Eric Reis described this problem in a 2010 blog post:

“It goes like this: whenever you’re not sure what to do, try something small, at random, and see if that makes things a little bit better. If it does, keep doing more of that, and if it doesn’t, try something else random and start over. Imagine climbing a hill this way; it’d work with your eyes closed. Just keep seeking higher and higher terrain, and rotate a bit whenever you feel yourself going down. But what if you’re climbing a hill that is in front of a mountain? When you get to the top of the hill, there’s no small step you can take that will get you on the right path up the mountain. That’s the local maximum. All optimization techniques get stuck in this position.”


  • Ideation techniques are free from your current design constraints.
  • The ideation process must involve the entire team to get varied ideas and perspectives.
  • Ideation can offer solutions you may never have found otherwise.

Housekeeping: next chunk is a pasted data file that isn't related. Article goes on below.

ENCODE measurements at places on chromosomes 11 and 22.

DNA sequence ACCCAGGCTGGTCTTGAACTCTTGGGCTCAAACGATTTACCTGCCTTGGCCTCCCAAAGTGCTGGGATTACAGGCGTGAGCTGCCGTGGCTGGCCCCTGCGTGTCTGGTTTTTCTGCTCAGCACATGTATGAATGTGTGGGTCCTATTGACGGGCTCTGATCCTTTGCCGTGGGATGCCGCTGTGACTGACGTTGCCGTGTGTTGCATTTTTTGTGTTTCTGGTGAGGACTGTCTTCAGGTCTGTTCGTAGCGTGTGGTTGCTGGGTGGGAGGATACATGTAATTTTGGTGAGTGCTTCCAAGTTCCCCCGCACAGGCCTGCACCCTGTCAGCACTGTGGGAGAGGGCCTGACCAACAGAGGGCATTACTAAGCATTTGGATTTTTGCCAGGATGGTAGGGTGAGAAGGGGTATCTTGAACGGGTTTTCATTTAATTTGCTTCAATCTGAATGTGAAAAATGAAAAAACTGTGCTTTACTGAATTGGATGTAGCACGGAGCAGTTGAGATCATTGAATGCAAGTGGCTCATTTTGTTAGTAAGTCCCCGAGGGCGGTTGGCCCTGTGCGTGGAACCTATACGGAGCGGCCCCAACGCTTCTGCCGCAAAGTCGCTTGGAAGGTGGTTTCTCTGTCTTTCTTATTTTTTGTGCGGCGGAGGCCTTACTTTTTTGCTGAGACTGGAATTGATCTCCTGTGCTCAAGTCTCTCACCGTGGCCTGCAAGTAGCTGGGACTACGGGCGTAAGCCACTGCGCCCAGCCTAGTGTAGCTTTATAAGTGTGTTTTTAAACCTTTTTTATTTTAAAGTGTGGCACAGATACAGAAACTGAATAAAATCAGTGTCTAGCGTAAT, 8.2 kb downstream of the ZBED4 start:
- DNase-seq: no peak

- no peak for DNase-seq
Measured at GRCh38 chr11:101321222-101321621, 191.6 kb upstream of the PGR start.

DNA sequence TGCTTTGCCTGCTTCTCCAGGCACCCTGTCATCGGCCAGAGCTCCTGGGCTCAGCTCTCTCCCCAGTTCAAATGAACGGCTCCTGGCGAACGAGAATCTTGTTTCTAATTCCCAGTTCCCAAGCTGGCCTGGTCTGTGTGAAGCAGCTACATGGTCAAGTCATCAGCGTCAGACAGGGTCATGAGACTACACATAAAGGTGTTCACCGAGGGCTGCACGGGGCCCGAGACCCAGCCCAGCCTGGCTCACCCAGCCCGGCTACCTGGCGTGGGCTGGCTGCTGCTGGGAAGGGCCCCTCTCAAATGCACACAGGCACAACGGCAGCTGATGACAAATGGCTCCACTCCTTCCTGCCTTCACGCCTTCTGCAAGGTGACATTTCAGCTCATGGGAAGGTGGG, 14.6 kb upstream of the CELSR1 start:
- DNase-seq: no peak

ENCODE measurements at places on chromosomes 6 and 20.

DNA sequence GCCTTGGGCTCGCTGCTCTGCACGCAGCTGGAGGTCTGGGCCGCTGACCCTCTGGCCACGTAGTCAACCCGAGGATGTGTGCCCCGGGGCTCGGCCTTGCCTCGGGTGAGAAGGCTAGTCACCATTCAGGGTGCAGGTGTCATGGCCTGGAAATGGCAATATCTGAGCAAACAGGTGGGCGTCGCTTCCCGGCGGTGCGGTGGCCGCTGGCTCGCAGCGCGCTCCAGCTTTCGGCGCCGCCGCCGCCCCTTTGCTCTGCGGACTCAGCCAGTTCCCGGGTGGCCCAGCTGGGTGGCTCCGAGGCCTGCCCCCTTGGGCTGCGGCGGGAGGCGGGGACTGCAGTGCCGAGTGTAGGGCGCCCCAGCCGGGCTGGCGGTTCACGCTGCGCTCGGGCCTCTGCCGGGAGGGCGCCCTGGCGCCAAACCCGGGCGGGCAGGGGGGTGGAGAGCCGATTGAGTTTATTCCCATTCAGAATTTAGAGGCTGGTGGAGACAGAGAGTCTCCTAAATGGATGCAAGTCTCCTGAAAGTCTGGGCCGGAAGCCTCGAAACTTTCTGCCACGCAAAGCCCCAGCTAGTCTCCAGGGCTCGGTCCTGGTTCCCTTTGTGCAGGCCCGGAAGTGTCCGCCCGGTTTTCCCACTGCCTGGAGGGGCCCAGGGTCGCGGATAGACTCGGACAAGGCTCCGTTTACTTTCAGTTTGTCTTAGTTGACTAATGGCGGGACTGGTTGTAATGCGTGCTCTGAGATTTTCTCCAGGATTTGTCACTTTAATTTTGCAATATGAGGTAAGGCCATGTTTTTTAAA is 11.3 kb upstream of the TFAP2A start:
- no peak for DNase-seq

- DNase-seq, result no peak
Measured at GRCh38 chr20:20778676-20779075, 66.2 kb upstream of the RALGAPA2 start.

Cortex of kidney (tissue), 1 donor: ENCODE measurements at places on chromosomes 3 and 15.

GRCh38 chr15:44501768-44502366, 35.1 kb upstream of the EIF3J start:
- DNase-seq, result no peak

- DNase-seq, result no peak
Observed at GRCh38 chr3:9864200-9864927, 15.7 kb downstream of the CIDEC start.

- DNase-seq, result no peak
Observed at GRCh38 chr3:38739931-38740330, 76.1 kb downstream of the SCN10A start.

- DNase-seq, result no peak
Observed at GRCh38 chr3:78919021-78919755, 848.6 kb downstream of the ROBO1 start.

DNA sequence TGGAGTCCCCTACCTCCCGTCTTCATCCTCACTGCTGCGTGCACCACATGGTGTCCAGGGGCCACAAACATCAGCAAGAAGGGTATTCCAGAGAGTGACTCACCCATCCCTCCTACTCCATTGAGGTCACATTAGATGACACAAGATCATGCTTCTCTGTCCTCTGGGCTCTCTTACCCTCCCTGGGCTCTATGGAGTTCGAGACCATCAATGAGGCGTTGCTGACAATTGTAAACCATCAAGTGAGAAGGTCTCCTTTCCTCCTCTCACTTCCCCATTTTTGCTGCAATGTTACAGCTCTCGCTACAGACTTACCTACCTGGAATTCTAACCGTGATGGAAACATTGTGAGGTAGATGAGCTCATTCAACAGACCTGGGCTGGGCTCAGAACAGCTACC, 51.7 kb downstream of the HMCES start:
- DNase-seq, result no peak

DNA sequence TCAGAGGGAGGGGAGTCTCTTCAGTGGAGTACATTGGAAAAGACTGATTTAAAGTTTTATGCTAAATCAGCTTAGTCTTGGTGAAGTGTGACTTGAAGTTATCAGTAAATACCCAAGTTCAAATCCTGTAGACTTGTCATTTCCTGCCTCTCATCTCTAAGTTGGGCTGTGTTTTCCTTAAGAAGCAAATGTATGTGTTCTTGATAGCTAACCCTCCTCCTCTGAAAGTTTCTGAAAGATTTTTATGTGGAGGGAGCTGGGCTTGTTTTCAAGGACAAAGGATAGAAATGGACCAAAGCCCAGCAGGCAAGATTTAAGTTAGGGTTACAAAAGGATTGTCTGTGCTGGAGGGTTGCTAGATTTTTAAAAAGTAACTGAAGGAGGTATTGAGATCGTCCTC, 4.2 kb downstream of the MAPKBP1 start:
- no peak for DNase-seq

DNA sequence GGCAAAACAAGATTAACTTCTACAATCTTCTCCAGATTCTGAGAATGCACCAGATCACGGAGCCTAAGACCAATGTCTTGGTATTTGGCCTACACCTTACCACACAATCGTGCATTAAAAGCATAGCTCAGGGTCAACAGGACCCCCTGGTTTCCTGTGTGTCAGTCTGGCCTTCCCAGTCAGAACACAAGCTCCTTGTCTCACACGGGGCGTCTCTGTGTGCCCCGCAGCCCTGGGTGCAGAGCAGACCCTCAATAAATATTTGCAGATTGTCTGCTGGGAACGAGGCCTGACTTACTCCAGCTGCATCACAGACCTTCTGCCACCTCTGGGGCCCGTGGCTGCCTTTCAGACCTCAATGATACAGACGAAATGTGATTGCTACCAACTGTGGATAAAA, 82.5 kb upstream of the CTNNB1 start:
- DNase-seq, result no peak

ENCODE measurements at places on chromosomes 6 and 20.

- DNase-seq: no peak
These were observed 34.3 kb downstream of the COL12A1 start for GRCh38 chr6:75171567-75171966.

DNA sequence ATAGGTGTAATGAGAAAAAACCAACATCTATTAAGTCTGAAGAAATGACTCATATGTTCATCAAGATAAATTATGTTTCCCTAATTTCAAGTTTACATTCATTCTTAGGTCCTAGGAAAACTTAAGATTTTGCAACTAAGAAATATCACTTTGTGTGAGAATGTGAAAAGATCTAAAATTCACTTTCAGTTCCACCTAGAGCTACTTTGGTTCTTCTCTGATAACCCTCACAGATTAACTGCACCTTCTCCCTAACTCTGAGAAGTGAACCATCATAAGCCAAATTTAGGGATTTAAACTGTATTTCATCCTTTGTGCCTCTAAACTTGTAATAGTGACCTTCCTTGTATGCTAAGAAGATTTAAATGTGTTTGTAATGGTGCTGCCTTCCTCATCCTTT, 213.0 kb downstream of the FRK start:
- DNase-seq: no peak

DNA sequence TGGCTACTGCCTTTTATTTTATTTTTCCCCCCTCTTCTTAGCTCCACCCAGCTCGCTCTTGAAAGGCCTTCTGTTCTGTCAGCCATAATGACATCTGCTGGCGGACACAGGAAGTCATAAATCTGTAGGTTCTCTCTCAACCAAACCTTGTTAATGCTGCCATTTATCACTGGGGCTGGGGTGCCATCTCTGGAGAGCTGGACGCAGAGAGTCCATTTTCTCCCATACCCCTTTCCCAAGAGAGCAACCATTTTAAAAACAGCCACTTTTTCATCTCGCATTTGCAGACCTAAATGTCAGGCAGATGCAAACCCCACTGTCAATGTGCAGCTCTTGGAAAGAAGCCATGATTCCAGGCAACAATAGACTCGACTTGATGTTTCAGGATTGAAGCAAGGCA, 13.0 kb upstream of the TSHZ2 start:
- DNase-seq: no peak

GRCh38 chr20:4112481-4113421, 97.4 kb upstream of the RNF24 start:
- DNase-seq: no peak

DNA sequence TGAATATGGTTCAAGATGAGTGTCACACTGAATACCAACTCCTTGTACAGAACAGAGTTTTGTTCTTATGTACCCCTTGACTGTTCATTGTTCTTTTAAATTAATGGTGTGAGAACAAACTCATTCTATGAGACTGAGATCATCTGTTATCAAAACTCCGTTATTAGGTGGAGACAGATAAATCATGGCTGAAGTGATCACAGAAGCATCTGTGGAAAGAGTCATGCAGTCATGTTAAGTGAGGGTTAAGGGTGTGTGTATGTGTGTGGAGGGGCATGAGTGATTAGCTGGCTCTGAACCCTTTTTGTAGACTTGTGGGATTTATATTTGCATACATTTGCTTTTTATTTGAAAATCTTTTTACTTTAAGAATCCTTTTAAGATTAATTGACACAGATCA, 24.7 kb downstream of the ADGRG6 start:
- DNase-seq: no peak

The go-to way for ideation is brainstorming. However, the major problem with brainstorming is group thinking.

Wikipedia defines groupthink as: 

Groupthink is a psychological phenomenon that occurs within a group of people in which the desire for harmony or conformity in the group results in an irrational or dysfunctional decision-making outcome.

Imagine a brainstorming session where your manager takes the lead in idea suggestion. People are either conforming to your manager’s ideas and not presenting anything unique. That’s what groupthink is. 

There are 2 very basic ideation techniques that beginners can start with:

  • Design Studio
  • Possible Futures.